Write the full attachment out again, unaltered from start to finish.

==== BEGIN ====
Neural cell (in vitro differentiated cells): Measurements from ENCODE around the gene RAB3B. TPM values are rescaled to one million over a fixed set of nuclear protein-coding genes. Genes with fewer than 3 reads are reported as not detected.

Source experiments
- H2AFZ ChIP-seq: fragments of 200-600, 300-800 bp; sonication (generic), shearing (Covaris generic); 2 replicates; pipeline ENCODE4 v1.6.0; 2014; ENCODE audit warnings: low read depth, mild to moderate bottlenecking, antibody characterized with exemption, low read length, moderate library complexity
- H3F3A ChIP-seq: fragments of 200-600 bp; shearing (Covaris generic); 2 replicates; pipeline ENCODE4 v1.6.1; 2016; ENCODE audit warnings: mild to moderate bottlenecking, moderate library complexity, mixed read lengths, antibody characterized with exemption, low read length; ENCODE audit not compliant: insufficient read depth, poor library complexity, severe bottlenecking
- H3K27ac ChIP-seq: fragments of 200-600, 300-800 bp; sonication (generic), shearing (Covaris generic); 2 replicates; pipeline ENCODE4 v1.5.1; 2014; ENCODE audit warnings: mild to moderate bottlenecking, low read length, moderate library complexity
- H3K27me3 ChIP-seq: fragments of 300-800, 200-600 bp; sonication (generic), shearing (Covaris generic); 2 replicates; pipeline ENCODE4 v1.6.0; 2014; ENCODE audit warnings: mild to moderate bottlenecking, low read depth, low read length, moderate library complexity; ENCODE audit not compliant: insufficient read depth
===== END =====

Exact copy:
Neural cell (in vitro differentiated cells): Measurements from ENCODE around the gene RAB3B. TPM values are rescaled to one million over a fixed set of nuclear protein-coding genes. Genes with fewer than 3 reads are reported as not detected.

Source experiments
- H2AFZ ChIP-seq: fragments of 200-600, 300-800 bp; sonication (generic), shearing (Covaris generic); 2 replicates; pipeline ENCODE4 v1.6.0; 2014; ENCODE audit warnings: low read depth, mild to moderate bottlenecking, antibody characterized with exemption, low read length, moderate library complexity
- H3F3A ChIP-seq: fragments of 200-600 bp; shearing (Covaris generic); 2 replicates; pipeline ENCODE4 v1.6.1; 2016; ENCODE audit warnings: mild to moderate bottlenecking, moderate library complexity, mixed read lengths, antibody characterized with exemption, low read length; ENCODE audit not compliant: insufficient read depth, poor library complexity, severe bottlenecking
- H3K27ac ChIP-seq: fragments of 200-600, 300-800 bp; sonication (generic), shearing (Covaris generic); 2 replicates; pipeline ENCODE4 v1.5.1; 2014; ENCODE audit warnings: mild to moderate bottlenecking, low read length, moderate library complexity
- H3K27me3 ChIP-seq: fragments of 300-800, 200-600 bp; sonication (generic), shearing (Covaris generic); 2 replicates; pipeline ENCODE4 v1.6.0; 2014; ENCODE audit warnings: mild to moderate bottlenecking, low read depth, low read length, moderate library complexity; ENCODE audit not compliant: insufficient read depth